Urban Trees Deliver Energy Conservation

By E. Gregory McPherson and Rowan A. Rowntree
(November 1993)- Findings from monitoring and computer simulation studies indicate that trees can be a cost-effective energy conservation measure for some electric utilities. Simulations suggest that a single 25-ft tall tree can reduce annual heating and cooling costs of a typical residence by 8 to 12 percent ($10-25). Assuming annual savings of $10 per household, a nationwide residential tree planting program could eventually save about $1 billion each year.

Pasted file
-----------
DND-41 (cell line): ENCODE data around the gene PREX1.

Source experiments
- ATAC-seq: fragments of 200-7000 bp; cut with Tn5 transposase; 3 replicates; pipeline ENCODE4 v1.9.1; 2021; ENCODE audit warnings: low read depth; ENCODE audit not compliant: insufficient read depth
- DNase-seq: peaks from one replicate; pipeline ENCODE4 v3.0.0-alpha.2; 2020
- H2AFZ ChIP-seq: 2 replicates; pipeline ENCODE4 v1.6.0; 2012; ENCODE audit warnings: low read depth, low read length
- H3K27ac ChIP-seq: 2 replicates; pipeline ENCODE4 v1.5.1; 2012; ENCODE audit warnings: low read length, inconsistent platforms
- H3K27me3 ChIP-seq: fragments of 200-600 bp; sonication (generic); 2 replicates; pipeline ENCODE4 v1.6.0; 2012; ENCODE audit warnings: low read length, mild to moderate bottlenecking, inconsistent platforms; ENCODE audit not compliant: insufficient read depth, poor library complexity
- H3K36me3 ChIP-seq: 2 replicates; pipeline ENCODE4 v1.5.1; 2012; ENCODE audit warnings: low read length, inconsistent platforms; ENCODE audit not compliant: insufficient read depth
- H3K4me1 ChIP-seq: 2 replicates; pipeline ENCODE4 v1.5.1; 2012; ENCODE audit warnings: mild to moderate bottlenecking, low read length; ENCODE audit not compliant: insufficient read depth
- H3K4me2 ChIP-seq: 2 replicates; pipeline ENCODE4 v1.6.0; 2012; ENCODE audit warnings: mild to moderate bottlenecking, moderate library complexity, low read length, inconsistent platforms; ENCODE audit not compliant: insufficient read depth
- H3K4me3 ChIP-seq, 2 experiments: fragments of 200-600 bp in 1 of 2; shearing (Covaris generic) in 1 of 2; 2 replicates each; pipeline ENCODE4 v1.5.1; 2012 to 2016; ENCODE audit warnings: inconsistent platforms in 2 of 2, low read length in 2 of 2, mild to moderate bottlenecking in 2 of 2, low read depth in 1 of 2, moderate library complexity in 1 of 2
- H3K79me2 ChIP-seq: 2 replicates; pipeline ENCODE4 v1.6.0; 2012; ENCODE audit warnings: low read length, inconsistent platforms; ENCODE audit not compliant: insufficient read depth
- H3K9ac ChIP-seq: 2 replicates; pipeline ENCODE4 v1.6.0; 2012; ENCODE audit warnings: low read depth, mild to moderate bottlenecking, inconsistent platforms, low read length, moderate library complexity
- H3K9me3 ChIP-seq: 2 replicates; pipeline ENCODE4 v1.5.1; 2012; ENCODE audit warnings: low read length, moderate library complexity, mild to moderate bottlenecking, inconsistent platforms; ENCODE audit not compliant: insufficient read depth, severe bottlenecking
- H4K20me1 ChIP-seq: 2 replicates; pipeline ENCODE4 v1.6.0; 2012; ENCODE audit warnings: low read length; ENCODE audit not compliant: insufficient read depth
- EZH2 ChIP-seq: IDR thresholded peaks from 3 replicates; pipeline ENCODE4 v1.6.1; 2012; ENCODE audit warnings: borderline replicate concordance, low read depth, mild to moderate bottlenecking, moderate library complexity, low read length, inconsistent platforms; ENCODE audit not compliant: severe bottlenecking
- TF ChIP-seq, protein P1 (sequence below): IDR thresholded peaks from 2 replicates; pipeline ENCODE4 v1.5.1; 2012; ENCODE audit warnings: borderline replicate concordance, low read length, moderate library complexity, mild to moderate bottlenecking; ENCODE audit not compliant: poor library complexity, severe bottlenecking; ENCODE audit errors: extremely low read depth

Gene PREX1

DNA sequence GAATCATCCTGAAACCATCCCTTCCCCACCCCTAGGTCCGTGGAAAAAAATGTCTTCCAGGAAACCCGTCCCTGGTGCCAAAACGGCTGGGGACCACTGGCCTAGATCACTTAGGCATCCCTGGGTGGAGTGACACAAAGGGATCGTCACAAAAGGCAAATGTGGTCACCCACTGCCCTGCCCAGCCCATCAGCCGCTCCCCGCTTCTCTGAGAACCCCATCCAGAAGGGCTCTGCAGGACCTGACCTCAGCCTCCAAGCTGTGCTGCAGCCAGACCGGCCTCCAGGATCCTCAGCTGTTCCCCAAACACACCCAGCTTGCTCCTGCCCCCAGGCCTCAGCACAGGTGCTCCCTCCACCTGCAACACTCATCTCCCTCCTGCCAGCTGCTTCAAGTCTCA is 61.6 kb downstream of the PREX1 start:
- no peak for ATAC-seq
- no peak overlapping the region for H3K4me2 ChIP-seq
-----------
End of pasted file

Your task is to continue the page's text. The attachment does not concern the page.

A study of the potential for energy-conserving shade tree plantings within residential sections of San Diego found that over 40 percent of all houses surveyed had space available for a tree opposite their west wall. The largest benefits were attributed to property value enhancement, energy savings, avoided stormwater runoff, and atmospheric carbon removal, while greatest projected costs were from pruning, planting, and program administration.
Related Resources:
Cited Journal Article on Trees and Energy Conservation (PDF)
Journal of Arboriculture